That's what my late Aunt Lynda would have said on an occasion such as this.
It's something she said at moments that were of a special nature--like hearing about me getting a big gig or finding a fifty dollar bill lying in the street.
It would start out high in pitch and then slope low, almost like a cartoon character falling out of a skyscraper might.
I always thought it was a Fall River thing (Fall River, Massachusetts being where I grew up), but after asking several of my friends from the area and getting quizzical looks I realized it was unique only to them.
But the two of them had a lot of adorable quirks. They had many interesting ways of expressing themselves. This was just one more, but it was a joyful, engaging one.
It was a natural reaction to something good.
On the evening of Tuesday, December 14th, I found myself on a bus in New Zealand. I was with Jodi. I was also with thirty or so other friends and colleagues making our way back to our hotel in Wellington after a successful show that night. This group, of course, is the Young at Heart Chorus and I play guitar in their band.
Now, just the mere fact of me playing a gig in New Zealand, of all places, would have elicited the aforementioned exclamation from Aunty. But she missed out on being around for me touring Japan and Brooklyn and Canada and . . . well, all over this great big world by now.
That's not to say that my folks (I called my mom and aunt my "folks." Always have, always will) didn't get to see me travel to more than a few exciting places in their lifetime. Because, thankfully, I've been doing this kind of thing for six years this month.
I remember having the two of them come up for lunch back in November 2004 when I was just starting out with these guys. We hadn't played any gigs further than Springfield up to that point, though I had toured and seen plenty of the U.S. with The Stuntmen. We went to a nice little place in Amherst and found a quiet table in the back and toasted to something nice. We ordered sandwiches. Then I told them with feigned resignation that I was finally going to have to get a passport.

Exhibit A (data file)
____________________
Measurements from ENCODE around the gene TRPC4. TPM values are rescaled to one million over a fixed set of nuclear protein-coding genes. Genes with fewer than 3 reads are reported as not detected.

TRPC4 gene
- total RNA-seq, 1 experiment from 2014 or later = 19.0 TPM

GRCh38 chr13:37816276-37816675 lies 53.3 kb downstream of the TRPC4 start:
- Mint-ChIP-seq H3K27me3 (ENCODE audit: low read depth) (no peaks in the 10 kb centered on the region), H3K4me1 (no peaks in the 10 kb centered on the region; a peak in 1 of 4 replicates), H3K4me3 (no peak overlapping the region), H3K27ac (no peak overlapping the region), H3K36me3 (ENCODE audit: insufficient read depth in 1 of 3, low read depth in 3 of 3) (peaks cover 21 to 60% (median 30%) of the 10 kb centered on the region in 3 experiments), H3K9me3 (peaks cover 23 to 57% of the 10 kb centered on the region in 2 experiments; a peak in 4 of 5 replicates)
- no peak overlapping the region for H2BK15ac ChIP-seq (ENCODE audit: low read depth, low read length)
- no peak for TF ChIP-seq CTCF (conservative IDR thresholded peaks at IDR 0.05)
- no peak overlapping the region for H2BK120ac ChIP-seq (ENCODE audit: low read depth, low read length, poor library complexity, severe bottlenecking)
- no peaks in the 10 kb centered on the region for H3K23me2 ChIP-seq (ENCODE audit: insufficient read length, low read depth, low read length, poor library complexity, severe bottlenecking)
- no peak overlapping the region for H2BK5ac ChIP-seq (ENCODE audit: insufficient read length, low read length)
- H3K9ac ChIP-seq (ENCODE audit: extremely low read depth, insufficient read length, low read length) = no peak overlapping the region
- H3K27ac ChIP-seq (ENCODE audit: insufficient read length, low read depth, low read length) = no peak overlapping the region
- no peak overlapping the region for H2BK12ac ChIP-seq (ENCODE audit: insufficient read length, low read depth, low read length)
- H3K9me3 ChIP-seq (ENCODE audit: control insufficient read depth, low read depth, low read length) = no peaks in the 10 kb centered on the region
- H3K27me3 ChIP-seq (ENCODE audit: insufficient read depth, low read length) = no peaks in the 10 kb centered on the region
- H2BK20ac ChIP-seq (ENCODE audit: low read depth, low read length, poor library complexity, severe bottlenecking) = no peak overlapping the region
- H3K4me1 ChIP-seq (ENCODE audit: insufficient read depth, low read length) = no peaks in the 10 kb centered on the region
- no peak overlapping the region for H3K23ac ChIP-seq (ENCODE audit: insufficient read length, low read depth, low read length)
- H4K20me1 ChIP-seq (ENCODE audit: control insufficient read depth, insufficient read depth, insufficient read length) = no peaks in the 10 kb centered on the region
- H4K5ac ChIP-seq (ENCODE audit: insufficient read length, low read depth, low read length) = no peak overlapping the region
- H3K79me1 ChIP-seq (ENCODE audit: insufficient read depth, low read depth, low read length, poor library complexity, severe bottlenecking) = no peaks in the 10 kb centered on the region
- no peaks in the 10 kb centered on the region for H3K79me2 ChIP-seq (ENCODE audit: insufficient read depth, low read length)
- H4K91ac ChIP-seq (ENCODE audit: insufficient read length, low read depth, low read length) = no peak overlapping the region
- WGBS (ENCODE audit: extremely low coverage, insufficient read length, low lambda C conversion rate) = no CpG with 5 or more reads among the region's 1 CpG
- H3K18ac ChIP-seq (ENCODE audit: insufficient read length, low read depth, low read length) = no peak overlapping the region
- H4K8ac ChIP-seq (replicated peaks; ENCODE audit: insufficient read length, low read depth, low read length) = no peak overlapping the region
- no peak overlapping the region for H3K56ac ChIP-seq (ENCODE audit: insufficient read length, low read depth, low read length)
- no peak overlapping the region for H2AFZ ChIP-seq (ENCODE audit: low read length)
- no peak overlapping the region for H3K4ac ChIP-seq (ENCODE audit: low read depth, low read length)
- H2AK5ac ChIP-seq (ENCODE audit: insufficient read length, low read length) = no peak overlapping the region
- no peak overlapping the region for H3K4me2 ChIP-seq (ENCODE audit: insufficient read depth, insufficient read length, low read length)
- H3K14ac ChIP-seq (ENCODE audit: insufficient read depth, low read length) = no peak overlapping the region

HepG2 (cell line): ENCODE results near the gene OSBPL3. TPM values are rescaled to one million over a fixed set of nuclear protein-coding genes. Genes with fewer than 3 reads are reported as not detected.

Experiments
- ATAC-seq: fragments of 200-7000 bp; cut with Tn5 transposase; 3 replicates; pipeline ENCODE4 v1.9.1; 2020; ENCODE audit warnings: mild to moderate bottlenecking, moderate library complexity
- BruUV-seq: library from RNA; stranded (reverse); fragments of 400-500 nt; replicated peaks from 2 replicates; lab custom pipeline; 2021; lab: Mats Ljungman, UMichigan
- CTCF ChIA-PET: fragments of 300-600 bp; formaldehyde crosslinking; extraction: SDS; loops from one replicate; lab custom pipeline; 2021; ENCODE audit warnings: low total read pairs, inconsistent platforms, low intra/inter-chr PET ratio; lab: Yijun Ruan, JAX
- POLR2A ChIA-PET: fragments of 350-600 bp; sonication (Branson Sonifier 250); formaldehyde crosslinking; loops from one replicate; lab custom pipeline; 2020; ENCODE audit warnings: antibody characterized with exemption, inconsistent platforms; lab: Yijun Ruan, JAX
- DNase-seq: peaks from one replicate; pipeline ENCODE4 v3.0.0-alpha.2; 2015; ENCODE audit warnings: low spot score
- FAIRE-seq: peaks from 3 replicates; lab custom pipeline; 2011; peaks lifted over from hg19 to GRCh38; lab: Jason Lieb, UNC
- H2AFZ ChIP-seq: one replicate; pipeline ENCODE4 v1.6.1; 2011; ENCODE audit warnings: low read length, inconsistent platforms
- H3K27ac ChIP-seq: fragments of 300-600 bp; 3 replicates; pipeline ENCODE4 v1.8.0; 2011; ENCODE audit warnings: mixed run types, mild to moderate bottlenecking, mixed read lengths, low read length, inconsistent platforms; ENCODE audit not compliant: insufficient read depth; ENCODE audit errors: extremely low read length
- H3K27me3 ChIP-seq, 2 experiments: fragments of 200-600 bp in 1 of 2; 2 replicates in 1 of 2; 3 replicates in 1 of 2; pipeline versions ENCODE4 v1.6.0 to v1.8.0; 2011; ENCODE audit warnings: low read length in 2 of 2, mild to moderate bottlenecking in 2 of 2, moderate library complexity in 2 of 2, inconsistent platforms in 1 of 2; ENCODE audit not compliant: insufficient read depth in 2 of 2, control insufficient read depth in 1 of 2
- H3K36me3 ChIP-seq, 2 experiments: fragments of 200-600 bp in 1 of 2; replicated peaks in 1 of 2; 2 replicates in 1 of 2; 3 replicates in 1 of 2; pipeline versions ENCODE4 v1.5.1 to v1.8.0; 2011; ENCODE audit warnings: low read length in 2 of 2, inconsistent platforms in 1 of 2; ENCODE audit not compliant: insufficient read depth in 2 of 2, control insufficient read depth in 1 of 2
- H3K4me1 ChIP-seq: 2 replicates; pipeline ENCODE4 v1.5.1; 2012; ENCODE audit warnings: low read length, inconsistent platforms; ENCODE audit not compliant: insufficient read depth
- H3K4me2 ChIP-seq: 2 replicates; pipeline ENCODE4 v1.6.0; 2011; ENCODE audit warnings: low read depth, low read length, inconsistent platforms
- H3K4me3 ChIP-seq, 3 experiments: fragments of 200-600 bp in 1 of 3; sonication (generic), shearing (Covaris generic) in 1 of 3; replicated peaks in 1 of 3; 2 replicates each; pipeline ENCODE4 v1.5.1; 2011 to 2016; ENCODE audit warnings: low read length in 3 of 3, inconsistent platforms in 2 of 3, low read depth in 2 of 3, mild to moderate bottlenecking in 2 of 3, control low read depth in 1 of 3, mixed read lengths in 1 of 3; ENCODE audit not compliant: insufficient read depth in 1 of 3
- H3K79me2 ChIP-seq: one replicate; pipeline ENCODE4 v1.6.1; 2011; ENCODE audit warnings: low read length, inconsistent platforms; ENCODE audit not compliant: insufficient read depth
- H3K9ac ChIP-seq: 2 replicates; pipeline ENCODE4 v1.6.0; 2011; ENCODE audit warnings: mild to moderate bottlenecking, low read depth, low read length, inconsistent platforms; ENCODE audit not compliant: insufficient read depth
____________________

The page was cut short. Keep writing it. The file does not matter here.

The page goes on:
They both looked at me incredulously and asked what I meant by that. Was I leaving the country for good? For bad? What the . . . ?
And then, I got to tell them with a big smile how I--F. Alex "Freddy Freedom" Johnson--was being given the opportunity to travel to Holland and Belgium for three weeks for a real gig--a paying gig. And they both, in almost unison, exclaimed, "Eeeeeeeee!" before welling up with tears and grabbing my hands and smiling from ear to ear.
I'll never forget that.
Flash forward six years to me and Jodi sitting in the back of a bus rolling down the other side of the highway in a country in the Southern Hemisphere, about as many time zones removed from home as . . . well, as time will allow.
December 14th changed to December 15th on my iPhone and I turned to Jodi and smiled. And then we wished my Aunt Lynda a happy 63rd birthday. We quietly sang "Sto lat" (the Polish Birthday Song) and hugged each other.
That was my aunt's first birthday of the day, as there would be two December 15ths this year.
We spent the morning shopping and packing. We had lunch at the airport. And then we boarded the plane that would take us to Los Angeles. We got up in the air around 7 pm, New Zealand time, for the 12 hour flight--the 12 hour flight that would take us back to . . . yesterday.
With a mighty roar we took off out of the land of the kiwis and headed home. As the landing gear pulled itself up into the underside I pulled out my phone and reset the time to from 7 pm to 1 am--18 hours back--and settled into the flight.
We touched down in Los Angeles at 10 am and rocketed to our rooms at a hotel near the airport.
And that is where I am writing this, as I once again celebrate my dear aunt's 63rd birthday.
It's legal. It's legit. It's indisputable. And it's also something that my aunt loved with a passion:
It's two for one!
And that, dear readers, you just know would always be followed by a . . . yep, you guessed it.
Happy Birthday, Aunty. Sto lat! I so wish you were here today. I wish you could have met Jodi. Oh the schemes you and she, i'm sure, would have concocted involving me and, somehow, an inappropriate mens thong or a monkey mask, a pooper scooper, or . . . well, you always did have a strange sense of humor. I took you in stride but I always knew you were different.
Somehow I feel I'll see you again and we can catch up.
Until then I'll just say I love you.
Thanks for reading. It's good to be home.
Now I need a shower, a nap, and a few days to catch up to the winter as I left the summer behind me a day from now.
My, how time flies.